- 75. Bayesian Optimization Gradient-free optimization for black-box functions Widely used in applications (HPO in ML, scheduling & planning, experimental design ...) In multi-objective problems, BO aims to learn the Pareto front with a minimal number of evaluations. Diethe, Feyisetan, Drake, Balle (Amazon) Privacy and Utility in Text Data Analysis February 7 2020 36 / 41
- 76. Bayesian Optimization Gradient-free optimization for black-box functions Widely used in applications (HPO in ML, scheduling & planning, experimental design ...) In multi-objective problems, BO aims to learn the Pareto front with a minimal number of evaluations. Diethe, Feyisetan, Drake, Balle (Amazon) Privacy and Utility in Text Data Analysis February 7 2020 36 / 41
- 77. Bayesian Optimization Gradient-free optimization for black-box functions Widely used in applications (HPO in ML, scheduling & planning, experimental design ...) In multi-objective problems, BO aims to learn the Pareto front with a minimal number of evaluations. Diethe, Feyisetan, Drake, Balle (Amazon) Privacy and Utility in Text Data Analysis February 7 2020 36 / 41
- 78. Bayesian Optimization Gradient-free optimization for black-box functions Widely used in applications (HPO in ML, scheduling & planning, experimental design ...) In multi-objective problems, BO aims to learn the Pareto front with a minimal number of evaluations. Diethe, Feyisetan, Drake, Balle (Amazon) Privacy and Utility in Text Data Analysis February 7 2020 36 / 41
- 79. Bayesian Optimization Gradient-free optimization for black-box functions Widely used in applications (HPO in ML, scheduling & planning, experimental design ...) In multi-objective problems, BO aims to learn the Pareto front with a minimal number of evaluations. Diethe, Feyisetan, Drake, Balle (Amazon) Privacy and Utility in Text Data Analysis February 7 2020 36 / 41
- 80. Bayesian Optimization Gradient-free optimization for black-box functions Widely used in applications (HPO in ML, scheduling & planning, experimental design ...) In multi-objective problems, BO aims to learn the Pareto front with a minimal number of evaluations. Diethe, Feyisetan, Drake, Balle (Amazon) Privacy and Utility in Text Data Analysis February 7 2020 36 / 41
- 81. DPareto DPareto Repeat: 1 For each objective (privacy, utility): 1 Fit a surrogate model (Gaussian process (GP)) using the available dataset 2 Calculate the predictive distribution using the GP mean and variance functions 2 Use the posterior of the surrogate models to form an acquisition function 3 Collect the next point at the estimated global max. of the acquisition function until budget exhausted Diethe, Feyisetan, Drake, Balle (Amazon) Privacy and Utility in Text Data Analysis February 7 2020 37 / 41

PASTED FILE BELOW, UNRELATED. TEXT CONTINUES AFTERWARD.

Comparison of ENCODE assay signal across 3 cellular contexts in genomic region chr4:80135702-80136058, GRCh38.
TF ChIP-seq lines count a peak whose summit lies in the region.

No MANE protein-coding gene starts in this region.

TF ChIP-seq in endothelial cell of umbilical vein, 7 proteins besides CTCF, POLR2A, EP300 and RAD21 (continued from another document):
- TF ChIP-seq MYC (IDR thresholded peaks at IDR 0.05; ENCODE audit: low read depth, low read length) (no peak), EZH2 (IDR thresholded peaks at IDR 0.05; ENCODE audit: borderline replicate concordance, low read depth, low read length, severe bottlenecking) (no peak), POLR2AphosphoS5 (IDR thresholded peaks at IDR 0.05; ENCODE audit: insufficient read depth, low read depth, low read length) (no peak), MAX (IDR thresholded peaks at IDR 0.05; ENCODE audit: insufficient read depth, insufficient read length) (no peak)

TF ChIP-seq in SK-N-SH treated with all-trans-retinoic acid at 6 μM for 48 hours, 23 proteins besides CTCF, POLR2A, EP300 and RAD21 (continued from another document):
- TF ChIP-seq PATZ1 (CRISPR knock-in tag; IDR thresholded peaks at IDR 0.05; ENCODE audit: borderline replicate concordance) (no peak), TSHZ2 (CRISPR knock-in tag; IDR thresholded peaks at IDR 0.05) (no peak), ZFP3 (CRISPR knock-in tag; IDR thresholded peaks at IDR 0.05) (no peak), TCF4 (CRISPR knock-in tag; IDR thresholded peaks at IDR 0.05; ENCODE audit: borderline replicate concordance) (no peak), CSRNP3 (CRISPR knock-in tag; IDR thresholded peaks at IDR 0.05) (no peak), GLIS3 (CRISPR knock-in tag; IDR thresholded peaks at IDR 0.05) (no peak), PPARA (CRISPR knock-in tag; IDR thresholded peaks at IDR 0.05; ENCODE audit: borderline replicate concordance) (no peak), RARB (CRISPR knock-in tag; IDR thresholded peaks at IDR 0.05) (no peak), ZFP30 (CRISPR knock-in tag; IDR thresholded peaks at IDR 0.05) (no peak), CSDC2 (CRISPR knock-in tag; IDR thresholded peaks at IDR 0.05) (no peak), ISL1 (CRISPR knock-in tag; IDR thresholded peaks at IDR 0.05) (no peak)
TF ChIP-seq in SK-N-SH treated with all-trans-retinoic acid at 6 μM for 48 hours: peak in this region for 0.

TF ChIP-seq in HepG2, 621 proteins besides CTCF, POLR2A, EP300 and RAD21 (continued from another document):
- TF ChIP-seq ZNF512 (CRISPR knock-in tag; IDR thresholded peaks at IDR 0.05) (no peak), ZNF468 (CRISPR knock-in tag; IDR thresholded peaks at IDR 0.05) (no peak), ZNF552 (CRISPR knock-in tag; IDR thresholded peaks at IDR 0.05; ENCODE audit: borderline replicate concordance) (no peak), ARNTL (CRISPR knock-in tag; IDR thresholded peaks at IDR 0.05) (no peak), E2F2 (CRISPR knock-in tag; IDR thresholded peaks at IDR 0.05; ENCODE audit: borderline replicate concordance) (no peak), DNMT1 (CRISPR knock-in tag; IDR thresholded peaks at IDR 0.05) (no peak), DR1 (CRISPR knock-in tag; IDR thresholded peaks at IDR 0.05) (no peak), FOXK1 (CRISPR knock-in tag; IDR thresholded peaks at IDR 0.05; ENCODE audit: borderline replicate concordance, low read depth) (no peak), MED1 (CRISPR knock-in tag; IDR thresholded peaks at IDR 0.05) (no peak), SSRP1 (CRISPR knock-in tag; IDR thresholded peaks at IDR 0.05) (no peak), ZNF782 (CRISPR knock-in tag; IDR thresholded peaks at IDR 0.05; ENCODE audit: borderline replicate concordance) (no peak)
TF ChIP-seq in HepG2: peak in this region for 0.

- 82. DPareto vs Random Sampling 28 ) 20 22 24 26 28 Sampled points 1.0 1.5 2.0 2.5 3.0 3.5 4.0 4.5 PFhypervolume Hypervolume Evolution MLP1 (RS) MLP1 (BO) MLP2 (RS) MLP2 (BO) 10−1 100 101 ε 0.0 0.2 0.4 0.6 0.8 1.0 Classiﬁcationerror MLP2 Pareto Fronts Initial +256 RS +256 BO 10−1 100 101 ε 0.16 0.18 0.20 0.22 0.24 Classiﬁcationerror LogReg+SGD Samples 1500 RS 256 BO Diethe, Feyisetan, Drake, Balle (Amazon) Privacy and Utility in Text Data Analysis February 7 2020 38 / 41
- 83. Outline 1 Alexa AI 2 Algorithmic Privacy 3 Privacy for Text 4 Diﬀerential Privacy in Euclidean Spaces 5 Diﬀerential Privacy in Hyperbolic Spaces 6 Optimizing the Privacy Utility Trade-oﬀ 7 Summary Diethe, Feyisetan, Drake, Balle (Amazon) Privacy and Utility in Text Data Analysis February 7 2020 39 / 41
- 84. Summary: Privacy Enhancing Technologies Privacy Privacy risks can be counter-intuitive and tricky to formalize High-dimensional data and side knowledge make privacy hard Semantic guarantees (eg. DP) behave better than syntactic ones (eg. k-anonymization) Diﬀerential privacy is a mature privacy enhancing technology Metric DP provides local plausible deniability, accuracy can be good even in cases with an inﬁnite number of outcomes Empirical privacy-utility trade-oﬀ evaluation enables application-speciﬁc decisions Bayesian optimization provides computationally eﬃcient method to recover the Pareto front (esp. with large number of hyper-parameters) Diethe, Feyisetan, Drake, Balle (Amazon) Privacy and Utility in Text Data Analysis February 7 2020 40 / 41
- 85. Questions? tdiethe@amazon.com Diethe, Feyisetan, Drake, Balle (Amazon) Privacy and Utility in Text Data Analysis February 7 2020 41 / 41